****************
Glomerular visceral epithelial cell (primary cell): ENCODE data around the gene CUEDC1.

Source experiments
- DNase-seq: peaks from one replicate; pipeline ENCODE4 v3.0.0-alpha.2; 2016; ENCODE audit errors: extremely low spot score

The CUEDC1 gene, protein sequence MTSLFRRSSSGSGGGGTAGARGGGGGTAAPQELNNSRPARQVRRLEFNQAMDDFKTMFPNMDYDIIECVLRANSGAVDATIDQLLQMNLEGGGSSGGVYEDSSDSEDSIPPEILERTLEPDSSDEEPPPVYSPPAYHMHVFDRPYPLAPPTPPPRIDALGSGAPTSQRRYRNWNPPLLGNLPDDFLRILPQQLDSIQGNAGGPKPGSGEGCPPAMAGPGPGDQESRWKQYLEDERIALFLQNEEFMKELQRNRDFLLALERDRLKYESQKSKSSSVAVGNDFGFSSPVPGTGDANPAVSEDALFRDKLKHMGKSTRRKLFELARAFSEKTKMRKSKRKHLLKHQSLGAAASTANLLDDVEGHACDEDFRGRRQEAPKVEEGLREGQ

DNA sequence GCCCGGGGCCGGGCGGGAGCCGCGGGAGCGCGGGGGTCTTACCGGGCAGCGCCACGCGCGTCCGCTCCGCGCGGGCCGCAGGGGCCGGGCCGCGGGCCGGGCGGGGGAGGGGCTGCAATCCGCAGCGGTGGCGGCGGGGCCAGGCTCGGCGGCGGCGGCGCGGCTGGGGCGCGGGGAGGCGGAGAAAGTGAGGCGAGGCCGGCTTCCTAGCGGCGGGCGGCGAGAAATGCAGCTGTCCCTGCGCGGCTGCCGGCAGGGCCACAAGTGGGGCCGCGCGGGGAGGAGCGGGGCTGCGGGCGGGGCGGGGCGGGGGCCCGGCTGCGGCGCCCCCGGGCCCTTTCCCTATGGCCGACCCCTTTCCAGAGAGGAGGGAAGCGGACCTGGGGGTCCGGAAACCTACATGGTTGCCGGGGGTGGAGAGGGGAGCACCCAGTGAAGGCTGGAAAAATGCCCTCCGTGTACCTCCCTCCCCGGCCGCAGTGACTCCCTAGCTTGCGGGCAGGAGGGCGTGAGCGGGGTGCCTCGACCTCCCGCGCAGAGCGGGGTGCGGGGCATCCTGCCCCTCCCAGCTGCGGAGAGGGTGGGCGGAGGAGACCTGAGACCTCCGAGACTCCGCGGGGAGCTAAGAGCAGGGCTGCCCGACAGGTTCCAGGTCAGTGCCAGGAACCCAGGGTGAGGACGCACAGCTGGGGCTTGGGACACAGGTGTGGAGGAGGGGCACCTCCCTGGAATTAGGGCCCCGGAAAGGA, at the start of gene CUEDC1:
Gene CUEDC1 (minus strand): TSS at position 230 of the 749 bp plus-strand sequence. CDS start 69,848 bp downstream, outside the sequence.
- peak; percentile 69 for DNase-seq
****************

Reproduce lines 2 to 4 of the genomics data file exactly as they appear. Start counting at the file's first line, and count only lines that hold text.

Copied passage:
Source experiments
- DNase-seq: peaks from one replicate; pipeline ENCODE4 v3.0.0-alpha.2; 2016; ENCODE audit errors: extremely low spot score

The CUEDC1 gene, protein sequence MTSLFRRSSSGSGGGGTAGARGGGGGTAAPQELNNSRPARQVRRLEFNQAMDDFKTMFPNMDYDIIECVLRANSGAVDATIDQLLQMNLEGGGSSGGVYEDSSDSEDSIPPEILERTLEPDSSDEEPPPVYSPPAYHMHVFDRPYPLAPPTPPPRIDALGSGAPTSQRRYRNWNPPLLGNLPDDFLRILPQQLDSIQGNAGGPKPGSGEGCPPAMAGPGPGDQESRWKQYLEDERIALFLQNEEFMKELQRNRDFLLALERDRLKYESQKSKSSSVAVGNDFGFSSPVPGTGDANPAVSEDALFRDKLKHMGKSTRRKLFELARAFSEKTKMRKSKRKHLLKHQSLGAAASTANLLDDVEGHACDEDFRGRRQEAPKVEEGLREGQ